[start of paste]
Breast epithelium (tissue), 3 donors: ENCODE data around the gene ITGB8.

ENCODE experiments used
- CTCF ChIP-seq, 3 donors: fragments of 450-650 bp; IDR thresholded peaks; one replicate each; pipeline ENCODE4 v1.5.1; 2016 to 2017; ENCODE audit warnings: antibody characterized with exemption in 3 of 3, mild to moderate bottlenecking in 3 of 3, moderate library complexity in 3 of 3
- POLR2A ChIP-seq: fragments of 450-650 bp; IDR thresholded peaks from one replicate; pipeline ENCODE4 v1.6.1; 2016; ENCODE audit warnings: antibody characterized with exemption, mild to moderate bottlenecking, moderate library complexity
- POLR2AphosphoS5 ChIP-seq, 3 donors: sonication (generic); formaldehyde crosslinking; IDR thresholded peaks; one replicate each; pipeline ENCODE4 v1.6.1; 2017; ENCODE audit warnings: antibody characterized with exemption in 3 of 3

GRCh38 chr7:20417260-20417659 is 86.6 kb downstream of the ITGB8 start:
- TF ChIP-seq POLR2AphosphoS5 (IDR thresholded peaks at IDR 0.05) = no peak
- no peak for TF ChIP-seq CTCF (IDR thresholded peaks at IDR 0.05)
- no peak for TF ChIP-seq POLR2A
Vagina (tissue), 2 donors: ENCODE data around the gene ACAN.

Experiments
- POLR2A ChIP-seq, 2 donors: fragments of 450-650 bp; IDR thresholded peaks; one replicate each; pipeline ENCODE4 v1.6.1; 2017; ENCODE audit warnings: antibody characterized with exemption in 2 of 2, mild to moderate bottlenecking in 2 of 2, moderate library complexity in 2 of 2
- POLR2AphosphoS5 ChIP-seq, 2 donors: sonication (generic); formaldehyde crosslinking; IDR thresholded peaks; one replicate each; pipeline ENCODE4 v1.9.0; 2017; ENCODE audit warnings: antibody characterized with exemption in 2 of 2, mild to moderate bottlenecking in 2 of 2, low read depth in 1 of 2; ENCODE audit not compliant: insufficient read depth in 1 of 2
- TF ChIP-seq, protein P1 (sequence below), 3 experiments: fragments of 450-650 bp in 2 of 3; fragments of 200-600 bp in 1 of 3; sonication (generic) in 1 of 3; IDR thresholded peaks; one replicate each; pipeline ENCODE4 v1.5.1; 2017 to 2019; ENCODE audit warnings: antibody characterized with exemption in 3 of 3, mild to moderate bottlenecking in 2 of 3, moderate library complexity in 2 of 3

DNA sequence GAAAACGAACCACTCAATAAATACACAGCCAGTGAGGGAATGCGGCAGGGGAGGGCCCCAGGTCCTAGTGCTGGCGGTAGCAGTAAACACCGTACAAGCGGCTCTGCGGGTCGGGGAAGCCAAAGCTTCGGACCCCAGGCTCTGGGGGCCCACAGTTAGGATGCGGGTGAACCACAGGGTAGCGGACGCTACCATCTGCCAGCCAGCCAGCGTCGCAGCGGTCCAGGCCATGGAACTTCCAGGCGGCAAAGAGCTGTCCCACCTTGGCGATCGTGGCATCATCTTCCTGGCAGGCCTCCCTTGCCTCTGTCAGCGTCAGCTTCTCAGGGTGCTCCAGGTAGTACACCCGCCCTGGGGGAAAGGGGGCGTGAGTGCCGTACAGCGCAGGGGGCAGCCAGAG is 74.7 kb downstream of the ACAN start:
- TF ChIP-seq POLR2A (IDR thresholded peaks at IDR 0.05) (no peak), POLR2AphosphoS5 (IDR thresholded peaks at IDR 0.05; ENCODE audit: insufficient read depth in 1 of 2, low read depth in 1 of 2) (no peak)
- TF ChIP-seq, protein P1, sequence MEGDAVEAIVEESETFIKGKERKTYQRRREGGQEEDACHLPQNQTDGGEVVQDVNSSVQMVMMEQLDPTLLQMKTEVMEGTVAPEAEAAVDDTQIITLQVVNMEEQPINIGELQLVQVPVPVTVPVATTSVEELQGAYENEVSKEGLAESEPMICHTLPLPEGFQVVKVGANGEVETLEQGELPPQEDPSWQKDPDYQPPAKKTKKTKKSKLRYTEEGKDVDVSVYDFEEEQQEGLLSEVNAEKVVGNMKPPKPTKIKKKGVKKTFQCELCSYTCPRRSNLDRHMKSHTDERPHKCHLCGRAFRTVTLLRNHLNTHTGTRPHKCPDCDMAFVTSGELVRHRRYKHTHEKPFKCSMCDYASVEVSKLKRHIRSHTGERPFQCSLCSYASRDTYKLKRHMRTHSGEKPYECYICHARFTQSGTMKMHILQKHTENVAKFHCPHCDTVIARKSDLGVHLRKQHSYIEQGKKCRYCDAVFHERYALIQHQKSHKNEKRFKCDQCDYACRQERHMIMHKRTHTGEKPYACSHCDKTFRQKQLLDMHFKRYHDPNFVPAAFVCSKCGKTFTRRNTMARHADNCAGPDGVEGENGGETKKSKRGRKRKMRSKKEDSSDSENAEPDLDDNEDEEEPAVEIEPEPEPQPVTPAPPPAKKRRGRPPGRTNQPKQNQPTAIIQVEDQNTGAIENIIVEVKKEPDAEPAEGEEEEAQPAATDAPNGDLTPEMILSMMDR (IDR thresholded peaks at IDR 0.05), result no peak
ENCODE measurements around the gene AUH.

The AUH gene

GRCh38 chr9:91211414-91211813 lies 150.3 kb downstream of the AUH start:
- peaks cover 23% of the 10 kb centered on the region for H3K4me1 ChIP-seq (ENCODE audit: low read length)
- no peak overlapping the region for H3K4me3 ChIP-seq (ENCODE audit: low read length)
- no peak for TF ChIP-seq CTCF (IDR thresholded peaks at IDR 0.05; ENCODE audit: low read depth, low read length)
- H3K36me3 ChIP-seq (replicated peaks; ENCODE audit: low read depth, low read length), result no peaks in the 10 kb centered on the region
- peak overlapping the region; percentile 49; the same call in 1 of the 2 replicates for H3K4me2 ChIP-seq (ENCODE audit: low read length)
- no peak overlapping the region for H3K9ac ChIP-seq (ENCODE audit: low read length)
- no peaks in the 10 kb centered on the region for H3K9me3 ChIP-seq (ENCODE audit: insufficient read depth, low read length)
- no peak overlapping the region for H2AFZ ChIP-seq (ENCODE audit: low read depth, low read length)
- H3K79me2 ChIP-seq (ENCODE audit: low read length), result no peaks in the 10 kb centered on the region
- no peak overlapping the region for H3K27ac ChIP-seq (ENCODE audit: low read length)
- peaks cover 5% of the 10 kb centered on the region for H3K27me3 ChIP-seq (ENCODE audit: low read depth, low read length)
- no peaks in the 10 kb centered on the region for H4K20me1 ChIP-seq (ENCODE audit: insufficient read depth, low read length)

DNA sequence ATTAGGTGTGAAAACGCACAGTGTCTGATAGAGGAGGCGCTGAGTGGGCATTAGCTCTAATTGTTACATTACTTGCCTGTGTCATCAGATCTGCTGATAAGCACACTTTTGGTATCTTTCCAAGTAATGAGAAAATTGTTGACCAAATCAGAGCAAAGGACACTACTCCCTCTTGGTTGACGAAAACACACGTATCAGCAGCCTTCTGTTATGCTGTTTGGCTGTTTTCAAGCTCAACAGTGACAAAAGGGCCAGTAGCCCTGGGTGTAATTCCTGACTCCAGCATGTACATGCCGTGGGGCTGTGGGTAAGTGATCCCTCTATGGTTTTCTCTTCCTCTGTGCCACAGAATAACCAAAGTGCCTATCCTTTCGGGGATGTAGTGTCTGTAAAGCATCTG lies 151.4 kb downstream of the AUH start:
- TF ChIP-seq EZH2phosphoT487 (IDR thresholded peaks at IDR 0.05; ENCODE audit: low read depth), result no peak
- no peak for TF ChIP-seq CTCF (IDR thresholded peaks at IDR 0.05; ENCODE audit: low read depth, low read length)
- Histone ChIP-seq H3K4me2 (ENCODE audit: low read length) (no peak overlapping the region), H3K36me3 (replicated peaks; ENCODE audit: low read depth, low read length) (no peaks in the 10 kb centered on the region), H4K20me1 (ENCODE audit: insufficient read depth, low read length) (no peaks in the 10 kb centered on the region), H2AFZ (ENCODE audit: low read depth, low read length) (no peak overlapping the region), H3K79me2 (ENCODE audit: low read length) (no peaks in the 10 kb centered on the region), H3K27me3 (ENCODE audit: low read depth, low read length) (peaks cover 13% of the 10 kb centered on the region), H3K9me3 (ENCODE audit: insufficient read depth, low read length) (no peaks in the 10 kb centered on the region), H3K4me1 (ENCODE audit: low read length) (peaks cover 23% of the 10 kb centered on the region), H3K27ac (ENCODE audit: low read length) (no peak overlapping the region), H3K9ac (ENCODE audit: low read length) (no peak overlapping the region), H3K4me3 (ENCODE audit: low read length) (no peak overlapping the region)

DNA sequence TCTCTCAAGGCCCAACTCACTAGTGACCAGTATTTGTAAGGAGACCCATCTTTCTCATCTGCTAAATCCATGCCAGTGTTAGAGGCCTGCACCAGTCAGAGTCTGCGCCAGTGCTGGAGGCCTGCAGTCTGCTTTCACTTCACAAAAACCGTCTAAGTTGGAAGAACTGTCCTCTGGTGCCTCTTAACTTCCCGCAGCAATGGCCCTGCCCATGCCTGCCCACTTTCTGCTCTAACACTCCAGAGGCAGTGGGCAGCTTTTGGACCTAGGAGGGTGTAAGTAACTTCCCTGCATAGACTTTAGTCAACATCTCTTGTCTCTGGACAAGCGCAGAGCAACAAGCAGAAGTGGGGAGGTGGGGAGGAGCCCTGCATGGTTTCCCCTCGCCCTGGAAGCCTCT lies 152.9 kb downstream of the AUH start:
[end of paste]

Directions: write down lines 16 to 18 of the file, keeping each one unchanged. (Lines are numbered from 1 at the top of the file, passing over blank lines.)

- TF ChIP-seq POLR2A (IDR thresholded peaks at IDR 0.05) (no peak), POLR2AphosphoS5 (IDR thresholded peaks at IDR 0.05; ENCODE audit: insufficient read depth in 1 of 2, low read depth in 1 of 2) (no peak)
- TF ChIP-seq, protein P1, sequence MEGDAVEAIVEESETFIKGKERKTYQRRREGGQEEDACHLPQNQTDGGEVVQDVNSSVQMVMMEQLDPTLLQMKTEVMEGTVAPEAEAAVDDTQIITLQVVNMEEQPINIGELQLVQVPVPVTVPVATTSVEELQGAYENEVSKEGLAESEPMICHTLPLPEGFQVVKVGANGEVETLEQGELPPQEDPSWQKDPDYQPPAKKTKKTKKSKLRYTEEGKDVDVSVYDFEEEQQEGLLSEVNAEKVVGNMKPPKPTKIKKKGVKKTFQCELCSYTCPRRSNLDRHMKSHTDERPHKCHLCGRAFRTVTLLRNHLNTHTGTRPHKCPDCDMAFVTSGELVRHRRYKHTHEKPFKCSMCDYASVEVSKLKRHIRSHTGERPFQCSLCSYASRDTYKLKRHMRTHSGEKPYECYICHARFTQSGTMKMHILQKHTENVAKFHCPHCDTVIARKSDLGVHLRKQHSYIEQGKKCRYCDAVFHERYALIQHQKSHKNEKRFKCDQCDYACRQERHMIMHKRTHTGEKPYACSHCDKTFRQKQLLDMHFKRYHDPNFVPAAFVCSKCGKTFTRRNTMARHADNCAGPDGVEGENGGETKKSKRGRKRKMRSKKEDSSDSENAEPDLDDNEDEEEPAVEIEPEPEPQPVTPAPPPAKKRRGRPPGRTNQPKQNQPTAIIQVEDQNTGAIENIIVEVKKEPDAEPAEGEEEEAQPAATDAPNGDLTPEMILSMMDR (IDR thresholded peaks at IDR 0.05), result no peak
ENCODE measurements around the gene AUH.